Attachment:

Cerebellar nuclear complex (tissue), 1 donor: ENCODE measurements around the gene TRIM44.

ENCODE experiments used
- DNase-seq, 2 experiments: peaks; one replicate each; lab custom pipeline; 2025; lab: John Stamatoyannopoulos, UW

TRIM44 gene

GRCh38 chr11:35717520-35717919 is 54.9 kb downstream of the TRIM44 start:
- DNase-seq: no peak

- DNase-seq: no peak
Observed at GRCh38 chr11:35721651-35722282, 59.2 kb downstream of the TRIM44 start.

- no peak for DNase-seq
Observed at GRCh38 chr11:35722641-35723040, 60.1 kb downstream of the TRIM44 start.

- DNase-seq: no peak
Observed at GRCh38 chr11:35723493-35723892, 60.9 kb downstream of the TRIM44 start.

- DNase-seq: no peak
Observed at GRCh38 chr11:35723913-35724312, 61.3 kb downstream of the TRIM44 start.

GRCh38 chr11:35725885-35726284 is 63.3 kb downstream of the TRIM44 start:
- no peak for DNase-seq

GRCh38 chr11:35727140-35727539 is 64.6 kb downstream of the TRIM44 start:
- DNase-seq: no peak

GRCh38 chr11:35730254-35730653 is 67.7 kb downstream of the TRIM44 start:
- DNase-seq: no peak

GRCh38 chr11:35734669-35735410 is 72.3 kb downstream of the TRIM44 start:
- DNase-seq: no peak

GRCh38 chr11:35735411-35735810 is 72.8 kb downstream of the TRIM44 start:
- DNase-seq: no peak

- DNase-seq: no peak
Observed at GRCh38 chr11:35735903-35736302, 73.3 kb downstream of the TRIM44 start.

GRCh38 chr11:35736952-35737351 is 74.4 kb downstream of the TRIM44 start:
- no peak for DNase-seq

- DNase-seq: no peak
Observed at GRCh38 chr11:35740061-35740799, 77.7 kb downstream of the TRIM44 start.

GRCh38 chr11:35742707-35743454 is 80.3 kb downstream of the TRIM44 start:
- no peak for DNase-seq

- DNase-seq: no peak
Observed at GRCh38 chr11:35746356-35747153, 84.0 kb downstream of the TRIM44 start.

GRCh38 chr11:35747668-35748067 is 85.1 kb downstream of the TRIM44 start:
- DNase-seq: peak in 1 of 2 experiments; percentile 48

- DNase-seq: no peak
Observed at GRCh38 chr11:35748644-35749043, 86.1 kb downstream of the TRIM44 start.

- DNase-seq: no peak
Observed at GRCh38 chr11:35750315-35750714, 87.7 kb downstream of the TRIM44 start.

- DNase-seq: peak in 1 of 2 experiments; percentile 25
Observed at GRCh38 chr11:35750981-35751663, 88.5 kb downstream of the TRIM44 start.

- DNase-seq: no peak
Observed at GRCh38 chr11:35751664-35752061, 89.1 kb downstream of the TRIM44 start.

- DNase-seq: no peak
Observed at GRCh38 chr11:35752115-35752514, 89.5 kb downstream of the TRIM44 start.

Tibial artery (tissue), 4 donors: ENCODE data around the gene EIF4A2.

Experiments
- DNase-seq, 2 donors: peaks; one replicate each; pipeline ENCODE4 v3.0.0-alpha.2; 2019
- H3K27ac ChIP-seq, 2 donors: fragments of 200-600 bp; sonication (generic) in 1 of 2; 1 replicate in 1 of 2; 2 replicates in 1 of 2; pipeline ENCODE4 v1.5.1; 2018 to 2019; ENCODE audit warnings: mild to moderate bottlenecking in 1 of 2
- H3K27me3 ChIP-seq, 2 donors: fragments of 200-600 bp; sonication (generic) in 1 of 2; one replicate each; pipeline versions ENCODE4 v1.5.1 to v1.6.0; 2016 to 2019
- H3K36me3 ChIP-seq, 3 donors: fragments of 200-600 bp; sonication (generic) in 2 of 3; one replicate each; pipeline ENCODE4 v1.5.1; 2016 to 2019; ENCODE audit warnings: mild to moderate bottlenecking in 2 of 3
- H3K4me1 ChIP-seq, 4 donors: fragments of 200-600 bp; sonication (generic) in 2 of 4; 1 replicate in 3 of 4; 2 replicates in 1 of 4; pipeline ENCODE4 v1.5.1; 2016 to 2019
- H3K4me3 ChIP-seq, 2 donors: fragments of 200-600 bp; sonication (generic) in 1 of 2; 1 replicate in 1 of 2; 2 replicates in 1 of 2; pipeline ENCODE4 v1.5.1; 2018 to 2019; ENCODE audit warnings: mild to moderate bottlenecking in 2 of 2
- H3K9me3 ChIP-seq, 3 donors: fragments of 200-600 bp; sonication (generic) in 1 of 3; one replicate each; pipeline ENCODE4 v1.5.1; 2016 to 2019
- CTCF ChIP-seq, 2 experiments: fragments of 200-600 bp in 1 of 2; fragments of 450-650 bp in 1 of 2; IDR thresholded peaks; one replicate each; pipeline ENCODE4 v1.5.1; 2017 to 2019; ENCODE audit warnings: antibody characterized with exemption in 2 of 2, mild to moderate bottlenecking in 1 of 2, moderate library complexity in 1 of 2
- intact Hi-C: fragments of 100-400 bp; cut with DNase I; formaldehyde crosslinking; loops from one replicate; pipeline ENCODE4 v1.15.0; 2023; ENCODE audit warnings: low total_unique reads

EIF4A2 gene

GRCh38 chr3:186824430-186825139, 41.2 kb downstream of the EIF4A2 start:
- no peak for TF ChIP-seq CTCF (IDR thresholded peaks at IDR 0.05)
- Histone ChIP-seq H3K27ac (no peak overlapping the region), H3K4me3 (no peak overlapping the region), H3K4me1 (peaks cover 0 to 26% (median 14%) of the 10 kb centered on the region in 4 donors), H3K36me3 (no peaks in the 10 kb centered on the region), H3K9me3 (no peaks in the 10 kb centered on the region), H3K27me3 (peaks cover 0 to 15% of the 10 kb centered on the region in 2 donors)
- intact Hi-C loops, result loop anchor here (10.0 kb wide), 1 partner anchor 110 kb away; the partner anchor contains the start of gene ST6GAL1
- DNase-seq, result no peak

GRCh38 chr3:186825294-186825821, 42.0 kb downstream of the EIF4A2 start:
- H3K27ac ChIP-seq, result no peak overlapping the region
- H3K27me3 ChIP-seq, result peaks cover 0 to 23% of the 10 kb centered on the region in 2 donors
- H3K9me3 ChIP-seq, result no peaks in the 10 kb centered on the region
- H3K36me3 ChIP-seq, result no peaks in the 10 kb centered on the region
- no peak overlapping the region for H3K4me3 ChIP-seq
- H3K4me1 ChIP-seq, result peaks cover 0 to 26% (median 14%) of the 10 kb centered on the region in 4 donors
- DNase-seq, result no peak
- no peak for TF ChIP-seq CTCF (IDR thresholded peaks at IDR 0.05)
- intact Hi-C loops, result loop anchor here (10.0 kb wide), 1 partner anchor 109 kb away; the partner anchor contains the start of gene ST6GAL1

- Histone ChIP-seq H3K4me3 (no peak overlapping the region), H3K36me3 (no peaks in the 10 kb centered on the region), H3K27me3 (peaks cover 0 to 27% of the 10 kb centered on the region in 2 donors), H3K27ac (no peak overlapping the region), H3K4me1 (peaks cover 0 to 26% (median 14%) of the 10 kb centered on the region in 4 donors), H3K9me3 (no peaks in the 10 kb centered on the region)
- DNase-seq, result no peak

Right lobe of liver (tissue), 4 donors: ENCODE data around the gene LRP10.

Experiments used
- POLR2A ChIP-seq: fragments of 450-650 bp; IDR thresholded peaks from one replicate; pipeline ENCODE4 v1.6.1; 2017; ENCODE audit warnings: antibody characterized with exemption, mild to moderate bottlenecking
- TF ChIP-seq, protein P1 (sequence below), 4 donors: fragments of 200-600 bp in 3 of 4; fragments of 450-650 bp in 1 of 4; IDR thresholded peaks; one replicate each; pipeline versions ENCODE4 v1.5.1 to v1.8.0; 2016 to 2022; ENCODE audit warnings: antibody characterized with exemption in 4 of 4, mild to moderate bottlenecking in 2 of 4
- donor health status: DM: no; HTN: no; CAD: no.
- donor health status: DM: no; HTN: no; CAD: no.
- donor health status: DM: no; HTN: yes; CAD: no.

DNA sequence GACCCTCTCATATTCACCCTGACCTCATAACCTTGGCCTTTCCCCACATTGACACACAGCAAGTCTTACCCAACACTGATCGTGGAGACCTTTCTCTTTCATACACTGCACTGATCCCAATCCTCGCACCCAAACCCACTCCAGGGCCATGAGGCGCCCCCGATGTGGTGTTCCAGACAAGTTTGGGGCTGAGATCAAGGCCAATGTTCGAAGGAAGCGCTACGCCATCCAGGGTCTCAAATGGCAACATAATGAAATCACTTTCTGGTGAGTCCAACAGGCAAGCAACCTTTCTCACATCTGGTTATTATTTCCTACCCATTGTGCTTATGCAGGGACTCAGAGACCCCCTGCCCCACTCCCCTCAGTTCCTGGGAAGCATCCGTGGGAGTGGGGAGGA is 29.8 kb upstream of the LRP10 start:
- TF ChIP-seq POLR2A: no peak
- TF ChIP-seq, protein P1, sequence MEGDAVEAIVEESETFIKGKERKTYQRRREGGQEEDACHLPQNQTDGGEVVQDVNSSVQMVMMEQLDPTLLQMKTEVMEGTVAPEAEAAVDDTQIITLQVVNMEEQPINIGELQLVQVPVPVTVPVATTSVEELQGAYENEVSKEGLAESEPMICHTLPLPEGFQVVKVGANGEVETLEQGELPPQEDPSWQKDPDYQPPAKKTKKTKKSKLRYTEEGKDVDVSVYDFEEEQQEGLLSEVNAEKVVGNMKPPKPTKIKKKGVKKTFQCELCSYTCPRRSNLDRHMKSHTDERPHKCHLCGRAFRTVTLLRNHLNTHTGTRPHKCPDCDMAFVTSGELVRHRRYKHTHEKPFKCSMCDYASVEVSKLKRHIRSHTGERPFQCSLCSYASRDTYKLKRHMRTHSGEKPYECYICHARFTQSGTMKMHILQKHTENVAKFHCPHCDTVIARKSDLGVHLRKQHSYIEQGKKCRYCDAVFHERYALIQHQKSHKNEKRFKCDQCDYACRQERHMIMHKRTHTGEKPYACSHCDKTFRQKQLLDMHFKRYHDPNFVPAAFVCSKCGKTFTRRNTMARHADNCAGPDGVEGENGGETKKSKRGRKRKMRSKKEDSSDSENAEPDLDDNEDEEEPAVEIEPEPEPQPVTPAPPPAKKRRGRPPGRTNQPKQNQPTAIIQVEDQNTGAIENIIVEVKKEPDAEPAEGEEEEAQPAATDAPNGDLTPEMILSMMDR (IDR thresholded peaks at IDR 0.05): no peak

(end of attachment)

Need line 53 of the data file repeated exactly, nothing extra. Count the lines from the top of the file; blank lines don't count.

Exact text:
- H3K4me1 ChIP-seq, 4 donors: fragments of 200-600 bp; sonication (generic) in 2 of 4; 1 replicate in 3 of 4; 2 replicates in 1 of 4; pipeline ENCODE4 v1.5.1; 2016 to 2019